Return to About Mormons home
by Frank W. Hirschi
"United orders" refers to the cooperative enterprises established in LDS communities of the Great Basin, Mexico, and Canada during the last quarter of the nineteenth century in an effort to better establish ideal Christian community and group economic self-sufficiency. The roots go back to Joseph Smith's 1831 revelations outlining the law of consecration and stewardship as the foundation for the ideal community. Economic goals of consecration included relative income equality, group self-sufficiency, and the elimination of poverty (see Economic History of the Church). Under this plan, the head of each family would consecrate or deed all real and personal property to the Presiding Bishop of the Church and would receive, in turn, a stewardship, or "inheritance," from consecrated property. Thereafter, Church members would consecrate annually all surplus production from their stewardships to the bishop's storehouse. This system functioned briefly in a few LDS communities in the Midwest during the 1830s; in the Great Basin, Church members prepared deeds of consecration in 1855-1858, but they were never acted upon.
During the 1860s President Brigham Young reemphasized economic cooperation and self-sufficiency, and a network of more than 150 cooperative mercantile and manufacturing enterprises was established in the region (see Pioneer Economy). Designed to promote unity and to reduce dependence on non-Mormon merchants and traders, the cooperatives did not require consecration of property but issued and sold shares of stock and paid wages and dividends. Among the most successful cooperatives was the Brigham City Mercantile and Manufacturing Association, which operated forty departments and encompassed the economic activity of the entire community. President Young saw this cooperative movement as an important step toward the ideal society but recognized that a more comprehensive system was necessary to reach his political and economic goals.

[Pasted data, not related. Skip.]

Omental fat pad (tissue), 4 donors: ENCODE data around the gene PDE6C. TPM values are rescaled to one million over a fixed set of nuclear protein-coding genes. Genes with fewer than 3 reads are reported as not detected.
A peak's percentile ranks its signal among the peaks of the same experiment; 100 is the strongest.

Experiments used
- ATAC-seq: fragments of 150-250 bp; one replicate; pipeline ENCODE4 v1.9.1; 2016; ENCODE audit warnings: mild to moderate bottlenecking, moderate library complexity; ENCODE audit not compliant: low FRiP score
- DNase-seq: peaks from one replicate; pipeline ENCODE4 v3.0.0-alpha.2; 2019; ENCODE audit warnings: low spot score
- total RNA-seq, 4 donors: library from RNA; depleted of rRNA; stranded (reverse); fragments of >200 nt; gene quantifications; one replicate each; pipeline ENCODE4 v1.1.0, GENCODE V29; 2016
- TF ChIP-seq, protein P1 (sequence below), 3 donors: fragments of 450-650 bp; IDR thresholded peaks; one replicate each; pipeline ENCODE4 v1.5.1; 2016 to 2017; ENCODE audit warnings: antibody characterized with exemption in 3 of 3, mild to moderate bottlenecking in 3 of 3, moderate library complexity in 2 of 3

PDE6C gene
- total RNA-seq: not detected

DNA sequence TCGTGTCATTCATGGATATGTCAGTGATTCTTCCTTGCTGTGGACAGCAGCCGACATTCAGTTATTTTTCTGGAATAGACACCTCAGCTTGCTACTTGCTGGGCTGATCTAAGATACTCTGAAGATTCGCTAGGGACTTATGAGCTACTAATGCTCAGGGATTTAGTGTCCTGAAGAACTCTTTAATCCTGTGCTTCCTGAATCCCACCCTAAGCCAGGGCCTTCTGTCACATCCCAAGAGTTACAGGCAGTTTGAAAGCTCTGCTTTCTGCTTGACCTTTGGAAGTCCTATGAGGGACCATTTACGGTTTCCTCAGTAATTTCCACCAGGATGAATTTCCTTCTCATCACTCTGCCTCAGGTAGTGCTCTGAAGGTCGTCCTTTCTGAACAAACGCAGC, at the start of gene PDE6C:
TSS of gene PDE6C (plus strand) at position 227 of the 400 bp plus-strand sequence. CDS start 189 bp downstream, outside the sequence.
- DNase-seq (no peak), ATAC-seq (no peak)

Three events undoubtedly influenced Brigham Young to introduce the United Order system in 1874. First, completion of the transcontinental railroad in 1869 led to an influx of Gentiles into the territory. The accompanying individualistic and competitive attitudes and institutions of nineteenth-century American capitalism seriously threatened to erode the bonds of selflessness and cooperation that held the LDS social fabric together. Second, congressional bills designed to reduce LDS political and economic power and individual rights led to persecution, including the arrest of Brigham Young in 1871. Third, the Panic of 1873 brought depression to Utah's mining industry and loss of jobs and markets to Mormon laborers, farmers, and merchants. Faced with general disruption of social, political, and economic life, Brigham Young introduced The United Order of Enoch.
He organized the first United Order at St. George, Utah, on February 9, 1874. The last known Church-authorized United Order was organized at Cave Valley, Chihuahua, Mexico, on January 9, 1893. In the interim more than 200 united orders were organized in LDS communities in several mountain states, including Utah, Idaho, Wyoming, Arizona, and Nevada, mostly in 1874 and 1875. This ambitious attempt to establish a utopian society was both a direct response to the forces that threatened LDS economic and political independence and a final effort by Brigham Young to build the ideal community envisioned by Joseph Smith (see City Planning).
Brigham Young saw the United Order as an intermediate step between the cooperatives of the 1860s and Joseph Smith's ideal community based on consecration and stewardship. Though they differed from one another in form, nearly all united orders were organized as voluntary producer cooperatives where, rather than working for fixed wages, members shared the net income of the enterprise. United orders used two main types of producer cooperatives. In the St. George type, members contributed their economic property to the order and received dividends and labor income according to the relative amounts of capital and labor contributed. A governing board directed the enterprise.